If a family member or close friend is summoned to appear in court, the expenses incurred by that person on the day of the hearing will be paid by the Director of Criminal and Penal Prosecutions.
A family member or close friend may not receive other compensation forms for expenses they have already claimed under the Program.
Any family member or close friend of a person who died as the result of a criminal act may submit a request. “Family and close friends” include any person related to the deceased person by birth, by marriage or by some other very close relationship with the deceased person (such as a close friend or other significant person).
A maximum of two people will be accepted as applicants.
Priority will be given to the immediate family, in the following order:
- spouse of the deceased victims
- child of the deceased victim
- father and mother of the deceased victim
- brother and sister of the deceased victim
- grandfather and grandmother of the deceased victim.
No, each applicant may request reimbursement for themselves and a companion for each day of legal proceedings (not necessarily the same companion every day). It is important to note, however, that amounts reimbursed to companions will be deducted from the applicant’s $2,000 maximum.
Each of the two applicants may claim expenses for up to a total of $2,000. This amount is applied to eligible expenses incurred by the applicants and their companion(s), as applicable.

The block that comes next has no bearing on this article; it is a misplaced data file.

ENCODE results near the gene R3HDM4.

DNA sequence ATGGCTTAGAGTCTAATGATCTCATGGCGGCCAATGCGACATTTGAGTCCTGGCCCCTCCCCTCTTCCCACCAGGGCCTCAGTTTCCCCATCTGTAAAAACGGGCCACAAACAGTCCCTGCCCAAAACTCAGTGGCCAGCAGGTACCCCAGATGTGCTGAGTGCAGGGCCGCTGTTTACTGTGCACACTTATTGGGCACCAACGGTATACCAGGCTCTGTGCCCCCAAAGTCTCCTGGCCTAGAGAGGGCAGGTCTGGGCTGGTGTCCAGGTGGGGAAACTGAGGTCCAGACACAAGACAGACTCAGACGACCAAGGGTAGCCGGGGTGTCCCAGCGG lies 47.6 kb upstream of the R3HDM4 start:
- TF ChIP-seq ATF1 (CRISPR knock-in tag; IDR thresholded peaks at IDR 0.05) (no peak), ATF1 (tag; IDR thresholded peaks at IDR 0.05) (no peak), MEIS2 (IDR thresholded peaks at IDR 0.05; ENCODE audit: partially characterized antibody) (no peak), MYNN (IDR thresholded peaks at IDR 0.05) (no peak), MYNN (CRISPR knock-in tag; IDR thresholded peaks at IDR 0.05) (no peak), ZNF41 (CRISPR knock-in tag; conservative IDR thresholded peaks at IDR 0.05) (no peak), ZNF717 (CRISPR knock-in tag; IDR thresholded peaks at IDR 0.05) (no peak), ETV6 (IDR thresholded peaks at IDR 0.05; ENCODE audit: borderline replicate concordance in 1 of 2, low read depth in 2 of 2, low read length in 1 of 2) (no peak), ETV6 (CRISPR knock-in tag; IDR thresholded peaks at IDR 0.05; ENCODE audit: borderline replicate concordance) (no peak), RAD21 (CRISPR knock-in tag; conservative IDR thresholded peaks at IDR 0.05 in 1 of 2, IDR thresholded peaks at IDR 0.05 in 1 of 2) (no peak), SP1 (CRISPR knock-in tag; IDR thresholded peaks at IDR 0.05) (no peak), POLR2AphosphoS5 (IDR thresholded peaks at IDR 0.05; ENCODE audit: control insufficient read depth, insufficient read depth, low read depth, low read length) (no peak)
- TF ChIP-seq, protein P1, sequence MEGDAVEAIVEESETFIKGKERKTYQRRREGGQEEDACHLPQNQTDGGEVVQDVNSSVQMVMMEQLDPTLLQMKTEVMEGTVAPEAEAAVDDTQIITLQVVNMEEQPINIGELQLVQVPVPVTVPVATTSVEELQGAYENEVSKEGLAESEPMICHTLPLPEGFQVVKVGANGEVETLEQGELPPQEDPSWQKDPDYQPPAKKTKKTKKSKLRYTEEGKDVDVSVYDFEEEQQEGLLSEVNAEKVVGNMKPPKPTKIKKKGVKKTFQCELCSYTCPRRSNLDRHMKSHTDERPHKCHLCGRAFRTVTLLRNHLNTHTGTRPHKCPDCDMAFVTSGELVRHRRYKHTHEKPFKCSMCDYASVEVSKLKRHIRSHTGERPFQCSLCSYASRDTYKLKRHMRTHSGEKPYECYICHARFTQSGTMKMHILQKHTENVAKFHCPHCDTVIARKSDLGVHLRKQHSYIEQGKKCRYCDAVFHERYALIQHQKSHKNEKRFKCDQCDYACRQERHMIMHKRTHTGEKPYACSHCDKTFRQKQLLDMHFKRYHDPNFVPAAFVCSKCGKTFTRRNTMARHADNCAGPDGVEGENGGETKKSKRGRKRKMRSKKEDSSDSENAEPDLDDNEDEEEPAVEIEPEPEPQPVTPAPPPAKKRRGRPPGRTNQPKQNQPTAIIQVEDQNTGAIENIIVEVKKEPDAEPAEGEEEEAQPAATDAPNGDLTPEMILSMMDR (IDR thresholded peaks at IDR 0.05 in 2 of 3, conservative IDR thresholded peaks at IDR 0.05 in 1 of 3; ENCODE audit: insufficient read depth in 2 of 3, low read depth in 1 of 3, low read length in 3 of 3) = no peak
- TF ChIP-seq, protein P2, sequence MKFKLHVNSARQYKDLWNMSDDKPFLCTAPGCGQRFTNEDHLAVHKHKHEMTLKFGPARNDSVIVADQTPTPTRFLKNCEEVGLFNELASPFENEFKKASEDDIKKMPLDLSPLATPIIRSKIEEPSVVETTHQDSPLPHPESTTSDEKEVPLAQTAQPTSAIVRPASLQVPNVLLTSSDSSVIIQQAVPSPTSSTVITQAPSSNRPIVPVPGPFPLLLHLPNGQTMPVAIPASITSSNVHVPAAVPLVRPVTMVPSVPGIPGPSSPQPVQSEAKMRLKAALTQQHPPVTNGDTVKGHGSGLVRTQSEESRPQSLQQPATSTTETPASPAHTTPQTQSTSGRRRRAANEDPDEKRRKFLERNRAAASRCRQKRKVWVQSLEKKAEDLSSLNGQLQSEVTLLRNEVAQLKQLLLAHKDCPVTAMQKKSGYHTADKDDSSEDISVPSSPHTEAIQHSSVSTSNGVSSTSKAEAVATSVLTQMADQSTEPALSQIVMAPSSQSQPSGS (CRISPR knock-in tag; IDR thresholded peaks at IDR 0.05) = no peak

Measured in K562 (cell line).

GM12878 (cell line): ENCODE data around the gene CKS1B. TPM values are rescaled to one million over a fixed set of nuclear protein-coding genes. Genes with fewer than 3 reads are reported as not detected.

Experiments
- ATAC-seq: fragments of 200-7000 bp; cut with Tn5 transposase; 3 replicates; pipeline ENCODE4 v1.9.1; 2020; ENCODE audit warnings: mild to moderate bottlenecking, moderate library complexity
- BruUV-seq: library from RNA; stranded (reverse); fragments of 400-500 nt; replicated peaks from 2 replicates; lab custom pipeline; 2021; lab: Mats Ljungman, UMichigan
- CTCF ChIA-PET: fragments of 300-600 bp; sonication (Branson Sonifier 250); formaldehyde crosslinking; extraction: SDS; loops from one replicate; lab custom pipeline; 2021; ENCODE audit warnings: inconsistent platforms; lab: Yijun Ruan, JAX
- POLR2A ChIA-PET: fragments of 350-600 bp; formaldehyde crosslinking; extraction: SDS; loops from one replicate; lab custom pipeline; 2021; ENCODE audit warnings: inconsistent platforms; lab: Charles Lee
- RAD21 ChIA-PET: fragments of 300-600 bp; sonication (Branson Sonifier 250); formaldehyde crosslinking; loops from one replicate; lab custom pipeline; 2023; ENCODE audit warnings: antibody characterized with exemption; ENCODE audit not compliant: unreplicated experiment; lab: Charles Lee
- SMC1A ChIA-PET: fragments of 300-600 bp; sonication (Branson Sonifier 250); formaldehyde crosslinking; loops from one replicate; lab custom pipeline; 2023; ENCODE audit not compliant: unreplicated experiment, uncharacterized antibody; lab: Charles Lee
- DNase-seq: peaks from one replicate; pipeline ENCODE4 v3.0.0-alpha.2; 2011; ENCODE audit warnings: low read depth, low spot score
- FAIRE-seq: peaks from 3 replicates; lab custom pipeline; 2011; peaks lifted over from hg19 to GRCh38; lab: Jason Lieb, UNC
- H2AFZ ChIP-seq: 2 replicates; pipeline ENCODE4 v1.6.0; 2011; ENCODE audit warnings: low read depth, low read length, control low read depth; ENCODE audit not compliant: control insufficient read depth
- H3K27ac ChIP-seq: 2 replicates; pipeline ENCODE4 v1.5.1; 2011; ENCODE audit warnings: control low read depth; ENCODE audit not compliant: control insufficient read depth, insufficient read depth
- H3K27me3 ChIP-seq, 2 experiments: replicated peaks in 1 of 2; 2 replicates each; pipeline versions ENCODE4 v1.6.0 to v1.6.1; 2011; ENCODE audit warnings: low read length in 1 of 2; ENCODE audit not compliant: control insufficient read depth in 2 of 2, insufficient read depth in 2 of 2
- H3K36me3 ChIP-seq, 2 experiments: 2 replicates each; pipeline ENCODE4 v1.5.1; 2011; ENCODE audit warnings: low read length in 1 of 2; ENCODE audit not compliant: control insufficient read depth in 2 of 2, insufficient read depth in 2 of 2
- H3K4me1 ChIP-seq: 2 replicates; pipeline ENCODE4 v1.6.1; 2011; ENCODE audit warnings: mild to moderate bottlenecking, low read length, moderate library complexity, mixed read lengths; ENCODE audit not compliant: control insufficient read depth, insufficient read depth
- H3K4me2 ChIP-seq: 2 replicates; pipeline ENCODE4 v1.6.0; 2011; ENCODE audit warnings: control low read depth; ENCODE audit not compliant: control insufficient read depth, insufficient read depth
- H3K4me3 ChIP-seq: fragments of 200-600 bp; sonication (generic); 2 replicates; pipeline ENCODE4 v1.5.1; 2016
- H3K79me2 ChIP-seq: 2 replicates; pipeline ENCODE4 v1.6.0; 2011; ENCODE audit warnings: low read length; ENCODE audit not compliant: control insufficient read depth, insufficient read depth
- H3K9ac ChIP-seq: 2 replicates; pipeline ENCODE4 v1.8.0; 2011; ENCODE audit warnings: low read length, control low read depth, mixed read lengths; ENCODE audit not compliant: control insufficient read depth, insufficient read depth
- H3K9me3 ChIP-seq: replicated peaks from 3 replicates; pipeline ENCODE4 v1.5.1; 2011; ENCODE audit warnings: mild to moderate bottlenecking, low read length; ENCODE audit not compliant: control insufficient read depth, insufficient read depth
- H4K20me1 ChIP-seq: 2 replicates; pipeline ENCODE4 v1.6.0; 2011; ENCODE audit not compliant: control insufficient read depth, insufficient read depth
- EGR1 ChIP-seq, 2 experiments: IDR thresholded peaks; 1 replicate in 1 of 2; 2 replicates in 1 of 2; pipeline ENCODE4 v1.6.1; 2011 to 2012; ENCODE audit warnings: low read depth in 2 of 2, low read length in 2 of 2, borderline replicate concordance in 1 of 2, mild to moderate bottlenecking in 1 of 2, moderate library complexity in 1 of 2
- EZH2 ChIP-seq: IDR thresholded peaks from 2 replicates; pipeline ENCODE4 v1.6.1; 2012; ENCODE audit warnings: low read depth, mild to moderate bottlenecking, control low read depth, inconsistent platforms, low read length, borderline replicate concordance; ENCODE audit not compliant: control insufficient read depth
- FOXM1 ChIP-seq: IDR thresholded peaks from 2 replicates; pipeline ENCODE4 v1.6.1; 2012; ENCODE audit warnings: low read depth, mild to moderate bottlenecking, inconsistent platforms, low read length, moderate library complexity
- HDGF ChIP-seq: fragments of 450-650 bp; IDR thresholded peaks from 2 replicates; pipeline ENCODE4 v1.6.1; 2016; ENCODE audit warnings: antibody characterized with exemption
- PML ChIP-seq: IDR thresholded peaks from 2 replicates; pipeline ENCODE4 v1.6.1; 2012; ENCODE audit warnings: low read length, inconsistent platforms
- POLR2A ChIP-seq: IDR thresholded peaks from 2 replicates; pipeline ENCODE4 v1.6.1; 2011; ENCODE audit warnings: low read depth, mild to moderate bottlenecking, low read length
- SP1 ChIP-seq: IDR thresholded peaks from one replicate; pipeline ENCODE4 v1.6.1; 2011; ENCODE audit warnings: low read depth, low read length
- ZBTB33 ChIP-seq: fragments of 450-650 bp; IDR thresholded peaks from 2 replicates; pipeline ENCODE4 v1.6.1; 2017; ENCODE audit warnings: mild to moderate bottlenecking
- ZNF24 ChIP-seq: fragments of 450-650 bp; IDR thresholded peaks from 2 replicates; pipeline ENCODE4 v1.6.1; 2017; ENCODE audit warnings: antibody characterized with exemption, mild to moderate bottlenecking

The Program reimburses eligible expenses in the form of cheque made payable to the applicant or directly to the companion on presentation of a reimbursement form and receipt of supporting documents (receipts, bills, etc.).
All reimbursement forms completed by a companion must be signed by the recognized applicant on file.
Yes, the Program is intended for all family members and close friends of a person who died as a result of a criminal act that was committed in Quebec.
No, you do not have to reside in Quebec in order to submit an application and be reimbursed.
No, but it is strongly recommended that anyone who has been affected by the death of a loved one as the result of a criminal act seek psychosocial support. Several organizations offer this kind of support: the CAVAC network, the AFPAD (association of families of homicide victims and missing persons), MADD (Mothers Against Drunk Driving), and various professionals such as psychologists and social workers.
The pilot phase will allow us to evaluate and revise the Program as needed in order to effectively meet the needs of victims’ loved ones. Improvements will be made to the Program if needed.
All expenses incurred on or after January 28, 2019 are eligible for reimbursement, subject to presentation of receipts and based on the terms and conditions of the Program.
No. The Program applies to individuals who wish to attend legal proceedings held on or after January 28, 2019.
Yes, the same terms and conditions apply as in the case of legal proceedings.